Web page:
March 28, 2012

Musings on the Candidacy of the Rev. Canon Scott Quinn

Over the next few weeks, I plan to offer specific observations about the nominees to be the next Bishop of Pittsburgh. Do not expect my posts on this subject to be systematic, comprehensive, or definitive. I will try to be helpful, however, and I invite comments from other Pittsburgh Episcopalians.
The Rev. Canon Scott T. Quinn
The Rev. Canon
Scott T. Quinn
The Rev. Canon Scott T. Quinn has been a fine rector of Nativity, Crafton, for nearly 30 years. The parish was on life support when he arrived. Under his leadership, the congregation has grown, the building has been put in good repair, and an endowment of nearly a million dollars has been accumulated. He is well-liked throughout the diocese and has performed admirably as Canon to the Ordinary since the schism of October 2008.

Nevertheless, after the Nominating Committee announced its nominees to become the next Bishop of Pittsburgh, I was dismayed to learn that Quinn was being nominated by petition. There were several reasons for this:
  1. Although the nomination-by-petition process was different from and less prone to unfair manipulation than the surprise nomination from the floor that ultimately allowed Bob Duncan to become bishop, the nomination of Quinn felt distressingly familiar.
  2. Nomination by petition was designed to provide a safety net should the Nominating Committee do a poor job of identifying nominees. That had not happened.
  3. In particular, the Nominating Committee had identified four exceptionally well-qualified candidates. If people were willing to nominate Quinn by petition, his name had surely been submitted earlier; the Nominating Committee apparently found other candidates to be more qualified. There was reason to respect this judgment.
  4. It was widely believed that a bishop were best chosen from outside the diocese. No one I spoke to—admittedly a small, unscientific sample—named Quinn among priests of the diocese who might reasonably be considered were one to put aside the prejudice against internal candidates.
I have already made a general case against electing our next bishop from within the Episcopal Diocese of Pittsburgh in 2012—see “Pittsburghers Nominate Episcopal Candidate by Petition”—so I will not repeat what I have said already. In light of the many reasons to select a bishop from outside the diocese, one has to ask what it is that Quinn brings to the table that is so compelling.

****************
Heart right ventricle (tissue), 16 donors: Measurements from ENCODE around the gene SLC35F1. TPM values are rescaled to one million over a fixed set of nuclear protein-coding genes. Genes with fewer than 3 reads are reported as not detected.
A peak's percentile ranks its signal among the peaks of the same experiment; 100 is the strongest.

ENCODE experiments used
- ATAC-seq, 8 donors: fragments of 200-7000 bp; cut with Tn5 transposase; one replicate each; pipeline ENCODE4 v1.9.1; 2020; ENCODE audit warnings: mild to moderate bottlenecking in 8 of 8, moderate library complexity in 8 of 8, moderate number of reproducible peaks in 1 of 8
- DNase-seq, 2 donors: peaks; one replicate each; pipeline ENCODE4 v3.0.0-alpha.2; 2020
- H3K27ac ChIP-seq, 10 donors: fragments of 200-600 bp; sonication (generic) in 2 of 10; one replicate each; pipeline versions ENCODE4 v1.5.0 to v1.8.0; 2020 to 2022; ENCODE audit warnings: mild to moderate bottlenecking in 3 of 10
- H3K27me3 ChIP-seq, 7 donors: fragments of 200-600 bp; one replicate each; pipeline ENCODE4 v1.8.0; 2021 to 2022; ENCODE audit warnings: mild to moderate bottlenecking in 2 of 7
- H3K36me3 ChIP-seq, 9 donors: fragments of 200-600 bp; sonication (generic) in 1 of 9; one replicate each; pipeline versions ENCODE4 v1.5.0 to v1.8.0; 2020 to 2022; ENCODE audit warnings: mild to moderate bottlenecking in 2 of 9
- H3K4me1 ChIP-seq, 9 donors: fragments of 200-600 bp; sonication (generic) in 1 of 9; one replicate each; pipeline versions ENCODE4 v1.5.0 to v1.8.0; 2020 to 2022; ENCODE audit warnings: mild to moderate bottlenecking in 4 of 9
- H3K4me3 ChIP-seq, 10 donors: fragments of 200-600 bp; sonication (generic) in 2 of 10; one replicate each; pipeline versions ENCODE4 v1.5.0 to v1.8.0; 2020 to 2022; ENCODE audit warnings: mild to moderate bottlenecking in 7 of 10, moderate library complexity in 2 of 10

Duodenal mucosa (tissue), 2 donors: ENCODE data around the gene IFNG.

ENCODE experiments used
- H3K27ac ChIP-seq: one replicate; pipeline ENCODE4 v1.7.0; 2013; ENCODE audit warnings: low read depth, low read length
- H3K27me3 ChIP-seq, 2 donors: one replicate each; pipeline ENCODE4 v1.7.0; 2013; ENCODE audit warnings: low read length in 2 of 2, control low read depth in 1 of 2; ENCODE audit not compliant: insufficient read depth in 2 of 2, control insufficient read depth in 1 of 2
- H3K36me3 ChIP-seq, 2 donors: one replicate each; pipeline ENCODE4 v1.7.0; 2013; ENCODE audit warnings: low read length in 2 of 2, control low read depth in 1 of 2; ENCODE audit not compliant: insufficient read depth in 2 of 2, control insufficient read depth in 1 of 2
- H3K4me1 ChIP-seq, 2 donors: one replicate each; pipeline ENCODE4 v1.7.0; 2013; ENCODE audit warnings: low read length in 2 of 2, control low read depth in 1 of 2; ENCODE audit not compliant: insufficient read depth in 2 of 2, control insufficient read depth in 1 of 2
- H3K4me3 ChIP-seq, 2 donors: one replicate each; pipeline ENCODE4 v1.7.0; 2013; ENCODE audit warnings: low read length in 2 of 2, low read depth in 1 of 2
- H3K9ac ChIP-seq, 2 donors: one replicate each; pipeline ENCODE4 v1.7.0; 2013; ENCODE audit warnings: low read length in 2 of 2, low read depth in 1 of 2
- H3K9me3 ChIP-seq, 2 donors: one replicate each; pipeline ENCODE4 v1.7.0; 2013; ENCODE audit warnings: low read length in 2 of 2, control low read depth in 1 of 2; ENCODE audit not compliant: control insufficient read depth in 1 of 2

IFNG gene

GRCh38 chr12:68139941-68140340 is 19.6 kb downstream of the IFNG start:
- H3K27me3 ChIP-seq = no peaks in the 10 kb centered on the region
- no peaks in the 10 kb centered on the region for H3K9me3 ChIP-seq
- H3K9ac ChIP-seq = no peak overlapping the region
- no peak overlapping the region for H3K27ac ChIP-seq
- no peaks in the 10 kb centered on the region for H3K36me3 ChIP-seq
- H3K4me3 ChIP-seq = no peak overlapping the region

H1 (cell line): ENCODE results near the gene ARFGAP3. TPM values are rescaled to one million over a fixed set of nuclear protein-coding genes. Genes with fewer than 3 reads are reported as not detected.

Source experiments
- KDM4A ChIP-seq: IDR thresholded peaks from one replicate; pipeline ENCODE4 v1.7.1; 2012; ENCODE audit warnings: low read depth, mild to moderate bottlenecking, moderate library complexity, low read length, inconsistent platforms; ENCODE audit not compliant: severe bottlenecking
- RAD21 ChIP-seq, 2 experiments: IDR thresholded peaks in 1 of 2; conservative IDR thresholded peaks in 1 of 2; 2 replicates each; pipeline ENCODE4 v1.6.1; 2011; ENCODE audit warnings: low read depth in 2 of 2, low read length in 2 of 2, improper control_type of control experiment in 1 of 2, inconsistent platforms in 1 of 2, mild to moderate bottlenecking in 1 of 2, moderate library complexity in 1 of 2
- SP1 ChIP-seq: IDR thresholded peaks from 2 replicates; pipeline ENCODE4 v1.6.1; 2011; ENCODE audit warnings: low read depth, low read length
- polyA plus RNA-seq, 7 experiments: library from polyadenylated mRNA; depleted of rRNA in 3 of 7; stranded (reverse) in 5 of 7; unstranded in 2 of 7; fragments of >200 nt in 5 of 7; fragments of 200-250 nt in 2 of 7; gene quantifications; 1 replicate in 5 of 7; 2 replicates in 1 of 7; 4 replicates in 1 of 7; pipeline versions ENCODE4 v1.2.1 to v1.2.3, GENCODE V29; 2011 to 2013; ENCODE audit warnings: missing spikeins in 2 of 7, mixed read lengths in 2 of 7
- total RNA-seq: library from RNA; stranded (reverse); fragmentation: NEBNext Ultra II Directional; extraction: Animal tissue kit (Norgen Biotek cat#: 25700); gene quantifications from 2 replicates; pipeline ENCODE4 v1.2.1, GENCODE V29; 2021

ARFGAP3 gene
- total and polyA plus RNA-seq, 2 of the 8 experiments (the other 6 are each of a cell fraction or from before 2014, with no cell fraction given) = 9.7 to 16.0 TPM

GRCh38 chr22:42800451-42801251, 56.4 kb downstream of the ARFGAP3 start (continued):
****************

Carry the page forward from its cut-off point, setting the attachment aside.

The answer is not obvious. Quinn’s higher education, for example, is unremarkable (Pitt and Trinity Episcopal School for Ministry) and was obtained only within the Pittsburgh area. The group of candidates identified by the Nominating Committee, on the other hand, includes a lawyer, a Fulbright Scholar, a priest with a master’s degree in social work from Columbia, and a priest with a newly minted doctoral degree. Quinn has no professional experience beyond a single diocese, a limitation shared by only one other candidate. In contrast to the variety of positions held by other nominees, Quinn has held a single job his entire professional life.

Last week’s walkabouts suggested the main reason Quinn (and perhaps his backers) believes that he should be our next bishop. More than once, he went out of his way to explain that he believes he is the person who can best stand up to Bob Duncan. This is not to say that this is Quinn’s only argument for his candidacy, but it seems to be the one that distinguishes this candidate from the others. (Quinn’s experience with small parishes is seen as a strong selling point, but is not unique among the five people standing for election next month.)

I was taken aback by the thought that “standing up to Bob Duncan” was such a concern to a potential bishop, and my astonishment is shared by many others. Primarily, I was dumbfounded that anyone thought that the principal task of the next bishop would be dealing with the Archbishop of the Anglican Church of North American and Anglican Bishop of Pittsburgh. To think that is to be obsessed with the battles of the past, rather than looking to the future. I found this concern rather depressing, whereas I viewed the suggestion by Ruth Woodliff-Stanley that Pittsburgh was poised to be on the cutting edge of The Episcopal Church exciting.